Republishing your best-performing content on multiple platforms and channels is a great way to widen your reach, increase your brand exposure, and generate leads. And it has a name: content syndication.
A smart content syndication strategy helps you use the content you already have to reach your target audience and generate high-quality leads.
How to build your content syndication strategy
We’ve broken down the strategy creation process into five steps:
Step 1: Set your goals
Any successful lead generation campaign starts with a clear objective. Specifically, with content syndication, there are a number of goals to consider, including:
- Increase audience reach
- Generate new leads
- Develop brand awareness and credibility
- Increase website traffic
To get started with content syndication, identify goals that ladder up to your wider content and marketing objectives. One good way to see if these goals align properly is to use the SMART framework, which helps you determine your most attainable objectives based on the following specs: specificity, measurability, achievability, relevance, and time. Not only does this method help you drive best-case results, but it also makes measuring them much simpler.
Step 2: Define your target audience
Another fundamental step is to define your target audience, since this will inform every element of your content syndication strategy moving forward. To do this, you’ll need to define your ideal customer profile (ICP). Here’s a tip from Stacy McMaster, our VP of Global Customer Experience:
“When defining your ICP for content syndication, cast a wide net. Your ‘ideal’ customer profile might currently include only C-Level Executives—the decision makers. But consider all of those who influence that decision. For example, a client we work with in the Human Resources industry realized that targeting people in the finance and legal function, as well as HR, helps them get to the right buyer.”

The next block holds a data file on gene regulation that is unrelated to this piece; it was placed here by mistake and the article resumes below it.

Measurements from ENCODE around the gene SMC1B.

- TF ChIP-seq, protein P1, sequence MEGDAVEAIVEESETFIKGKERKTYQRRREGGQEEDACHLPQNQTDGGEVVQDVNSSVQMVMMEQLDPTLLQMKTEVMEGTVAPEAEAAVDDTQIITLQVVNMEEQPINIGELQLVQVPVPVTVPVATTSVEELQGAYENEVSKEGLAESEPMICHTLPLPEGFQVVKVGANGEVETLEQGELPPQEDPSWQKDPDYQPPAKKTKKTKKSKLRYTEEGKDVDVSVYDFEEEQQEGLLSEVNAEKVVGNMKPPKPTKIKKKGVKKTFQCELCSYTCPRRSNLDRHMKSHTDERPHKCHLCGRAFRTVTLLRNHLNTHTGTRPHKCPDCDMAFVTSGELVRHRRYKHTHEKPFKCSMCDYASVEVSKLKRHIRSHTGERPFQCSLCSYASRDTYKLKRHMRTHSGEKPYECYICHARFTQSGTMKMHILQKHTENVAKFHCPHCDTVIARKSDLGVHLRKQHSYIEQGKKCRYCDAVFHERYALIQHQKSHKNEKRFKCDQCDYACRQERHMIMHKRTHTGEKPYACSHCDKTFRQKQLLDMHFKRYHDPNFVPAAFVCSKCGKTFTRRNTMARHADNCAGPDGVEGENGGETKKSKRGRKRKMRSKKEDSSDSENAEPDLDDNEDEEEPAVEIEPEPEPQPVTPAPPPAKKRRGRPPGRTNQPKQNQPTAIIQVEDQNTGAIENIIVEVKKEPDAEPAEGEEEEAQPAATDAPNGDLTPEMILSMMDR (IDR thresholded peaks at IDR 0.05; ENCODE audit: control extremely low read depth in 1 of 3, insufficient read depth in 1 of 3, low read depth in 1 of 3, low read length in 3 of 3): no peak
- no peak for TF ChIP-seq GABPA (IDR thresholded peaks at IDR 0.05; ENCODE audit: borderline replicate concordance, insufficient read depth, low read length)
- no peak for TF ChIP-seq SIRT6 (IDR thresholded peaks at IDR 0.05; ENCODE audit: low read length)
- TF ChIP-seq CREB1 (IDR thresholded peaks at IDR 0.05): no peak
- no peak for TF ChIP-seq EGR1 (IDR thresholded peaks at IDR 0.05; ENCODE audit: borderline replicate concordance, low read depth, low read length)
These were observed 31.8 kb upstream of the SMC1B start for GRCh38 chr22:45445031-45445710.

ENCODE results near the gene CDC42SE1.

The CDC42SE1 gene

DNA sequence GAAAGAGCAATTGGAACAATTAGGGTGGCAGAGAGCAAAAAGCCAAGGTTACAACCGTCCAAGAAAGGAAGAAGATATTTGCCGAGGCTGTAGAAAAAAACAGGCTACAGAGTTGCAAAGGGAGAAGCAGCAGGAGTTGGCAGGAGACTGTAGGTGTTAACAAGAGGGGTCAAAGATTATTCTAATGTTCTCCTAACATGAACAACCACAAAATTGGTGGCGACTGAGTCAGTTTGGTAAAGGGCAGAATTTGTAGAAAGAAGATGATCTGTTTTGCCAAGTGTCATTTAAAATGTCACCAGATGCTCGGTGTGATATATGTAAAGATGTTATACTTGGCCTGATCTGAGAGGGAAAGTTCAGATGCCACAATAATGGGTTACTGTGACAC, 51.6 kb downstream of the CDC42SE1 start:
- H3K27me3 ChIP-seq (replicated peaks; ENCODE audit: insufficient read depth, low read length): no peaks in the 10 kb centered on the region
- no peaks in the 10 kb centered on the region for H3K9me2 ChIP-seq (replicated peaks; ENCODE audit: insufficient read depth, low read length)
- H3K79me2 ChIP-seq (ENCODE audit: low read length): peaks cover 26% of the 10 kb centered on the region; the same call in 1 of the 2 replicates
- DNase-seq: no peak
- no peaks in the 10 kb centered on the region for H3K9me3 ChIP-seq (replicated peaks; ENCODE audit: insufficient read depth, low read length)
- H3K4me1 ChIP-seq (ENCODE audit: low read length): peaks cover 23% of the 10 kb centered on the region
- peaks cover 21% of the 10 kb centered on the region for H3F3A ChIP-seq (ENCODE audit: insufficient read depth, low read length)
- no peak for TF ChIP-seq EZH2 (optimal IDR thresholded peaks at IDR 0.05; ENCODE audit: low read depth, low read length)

Another tip on how to define your ICP: speak to your sales team. Tap into their knowledge of both existing and prospective customers to add more depth to your understanding. Consider asking them questions such as:
- What do our most successful customers look like?
- What challenges are our customers facing right now?
- What are the common objections to working with us?
- What are the common questions customers ask about our products?
- What subjects or content types have our customers found most valuable?
Working with sales to create your ICP has added benefits, too. It ensures both sales and marketing teams agree on a shared target audience. This alignment helps you inform the lead scoring element of your content syndication strategy, leading to a more efficient and successful handoff of leads to your sales team.
Step 2: Choose (or create) your content
Content syndication is all about increasing the ROI of your existing content, so ideally, you won’t need to create anything new. Still, you’ll need to double check your current content to see if it’s properly tailored toward your ICP and marketing goals. If it is, great! Add it to your content syndication library. If it isn’t, you’ll need to edit your assets as necessary or craft new ones that align with your audience and specific goals.
When choosing content for your syndication strategy, remember content syndication is a top-of-funnel marketing activity. So, you’ll want to prioritize content formats that resonate most with top-funnel efforts, like building brand awareness or attracting larger audiences.
Here are the content formats best suited to top-of-funnel marketing activities:
You’ll want to save your mid-funnel and bottom-funnel content for the nurture element of your strategy, which we’ll cover in step five.